A nursing group, a sub-group of the school inclusion model working group, has been established to progress the issue of nursing support for children with complex needs. This is a cross-departmental group which includes representation from my own Department. A paper is currently being developed to identify and prioritise the implementation of nursing supports for those children with the most complex needs. The school inclusion model budget is €4.75 million and the nursing provision will be funded through this programme.
I thank the Minister of State for her response. I greatly appreciate her efforts on behalf of the child in the case I have raised with her and I look forward to engaging with her further on that individual case. I stress that the Minister of State, Deputy Madigan, has clearly told me it is not within her brief, and that it is a matter for the Minister of State, Deputy Rabbitte, or the Department of Health, so I will engage with Deputy Rabbitte on that.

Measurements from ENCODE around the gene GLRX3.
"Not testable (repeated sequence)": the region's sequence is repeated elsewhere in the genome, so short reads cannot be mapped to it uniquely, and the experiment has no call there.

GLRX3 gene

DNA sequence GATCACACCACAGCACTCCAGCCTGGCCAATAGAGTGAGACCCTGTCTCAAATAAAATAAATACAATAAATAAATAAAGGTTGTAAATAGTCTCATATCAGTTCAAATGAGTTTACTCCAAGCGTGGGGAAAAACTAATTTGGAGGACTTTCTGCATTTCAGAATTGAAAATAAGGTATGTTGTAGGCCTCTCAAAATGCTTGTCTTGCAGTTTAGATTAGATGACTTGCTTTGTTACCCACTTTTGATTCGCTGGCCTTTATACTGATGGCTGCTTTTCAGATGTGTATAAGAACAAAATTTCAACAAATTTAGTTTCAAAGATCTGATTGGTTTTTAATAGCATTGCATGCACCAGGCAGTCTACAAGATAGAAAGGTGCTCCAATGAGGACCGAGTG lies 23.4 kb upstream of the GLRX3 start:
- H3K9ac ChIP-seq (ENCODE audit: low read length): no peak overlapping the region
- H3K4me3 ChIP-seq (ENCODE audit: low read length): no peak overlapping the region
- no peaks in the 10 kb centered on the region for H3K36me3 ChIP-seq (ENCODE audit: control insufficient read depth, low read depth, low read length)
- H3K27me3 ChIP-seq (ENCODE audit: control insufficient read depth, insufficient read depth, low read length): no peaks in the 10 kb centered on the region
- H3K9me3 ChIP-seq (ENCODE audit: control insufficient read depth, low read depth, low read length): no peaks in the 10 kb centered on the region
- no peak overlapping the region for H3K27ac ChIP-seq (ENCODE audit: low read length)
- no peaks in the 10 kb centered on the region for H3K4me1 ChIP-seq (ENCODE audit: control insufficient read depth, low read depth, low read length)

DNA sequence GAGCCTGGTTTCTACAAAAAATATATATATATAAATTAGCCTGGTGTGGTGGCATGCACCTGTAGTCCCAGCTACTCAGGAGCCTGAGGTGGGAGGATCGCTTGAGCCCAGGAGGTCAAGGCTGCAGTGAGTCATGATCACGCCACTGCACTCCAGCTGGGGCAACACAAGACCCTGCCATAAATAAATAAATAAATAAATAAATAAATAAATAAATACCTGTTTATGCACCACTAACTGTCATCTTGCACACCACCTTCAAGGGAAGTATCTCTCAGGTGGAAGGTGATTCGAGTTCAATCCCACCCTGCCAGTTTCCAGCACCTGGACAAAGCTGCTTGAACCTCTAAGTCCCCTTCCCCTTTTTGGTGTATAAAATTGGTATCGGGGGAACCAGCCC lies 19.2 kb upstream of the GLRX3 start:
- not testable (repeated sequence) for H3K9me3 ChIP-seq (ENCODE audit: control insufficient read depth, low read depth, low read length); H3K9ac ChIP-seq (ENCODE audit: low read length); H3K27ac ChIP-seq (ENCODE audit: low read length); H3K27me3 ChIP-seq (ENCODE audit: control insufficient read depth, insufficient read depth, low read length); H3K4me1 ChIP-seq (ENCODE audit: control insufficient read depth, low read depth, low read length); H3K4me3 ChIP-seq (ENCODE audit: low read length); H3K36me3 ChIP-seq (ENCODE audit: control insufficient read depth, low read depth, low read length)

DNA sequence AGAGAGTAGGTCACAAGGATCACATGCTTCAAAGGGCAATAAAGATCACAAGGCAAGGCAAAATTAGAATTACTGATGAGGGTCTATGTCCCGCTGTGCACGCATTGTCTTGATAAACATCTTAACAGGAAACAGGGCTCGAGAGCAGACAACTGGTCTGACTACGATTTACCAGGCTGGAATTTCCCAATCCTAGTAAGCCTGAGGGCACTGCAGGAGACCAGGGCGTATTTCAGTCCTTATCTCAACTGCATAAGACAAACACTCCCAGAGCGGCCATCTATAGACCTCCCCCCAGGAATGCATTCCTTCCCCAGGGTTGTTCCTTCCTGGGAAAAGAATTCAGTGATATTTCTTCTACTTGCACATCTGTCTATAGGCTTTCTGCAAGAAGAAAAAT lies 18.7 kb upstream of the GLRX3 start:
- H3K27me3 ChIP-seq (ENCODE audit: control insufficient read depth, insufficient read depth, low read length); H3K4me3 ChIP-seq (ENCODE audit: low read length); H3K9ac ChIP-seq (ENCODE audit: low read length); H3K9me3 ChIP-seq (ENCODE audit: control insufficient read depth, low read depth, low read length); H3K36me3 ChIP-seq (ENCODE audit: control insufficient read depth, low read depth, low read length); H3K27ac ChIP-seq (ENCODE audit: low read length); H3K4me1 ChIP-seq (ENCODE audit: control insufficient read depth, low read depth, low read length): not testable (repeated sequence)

The Minister of State's answer raises a much broader concern about the huge gap that exists for children. The one line that stood out for me in the response, and I am sure for the Minister of State, was, "At present, there is no national standardised process for the allocation of nursing supports in schools for children with complex needs." That is a serious gap in our provision for children. I am very concerned that movement between Departments and the crossing over of responsibilities may have left children, such as the child in this individual case, to fall through the gaps. It is particularly sad when it appears funding is available but nobody is quite sure which Department is responsible for allocating it. I understand many disability matters are moving to the new Department of Children, Disability, Equality and Integration, and that movement itself, as I understand it from briefings from that Department, means there will be a delay.I am really concerned that children like the child in this particular case may fall between the gaps as different Departments assume different roles and responsibilities. I appeal to the Minister of State to raise with the Minister of State with responsibility for special education and inclusion, Deputy Madigan, and the Minister for Health, Deputy Donnelly, the need to ensure a co-ordinated joined-up response and in particular to ensure a national standardised process is rolled out for children with complex needs. As the Minister of State said, it cannot be on the basis of the ability of an individual community healthcare organisation to fund such supports or on the fact that a person is in a particular pilot programme area. We all know that is what is happening in practice but it is not good enough for children like the child in this case, who was living in another country where the support was in place. The family were alarmed to discover that there is no standardised package of supports in place here. There really should be for children like this child.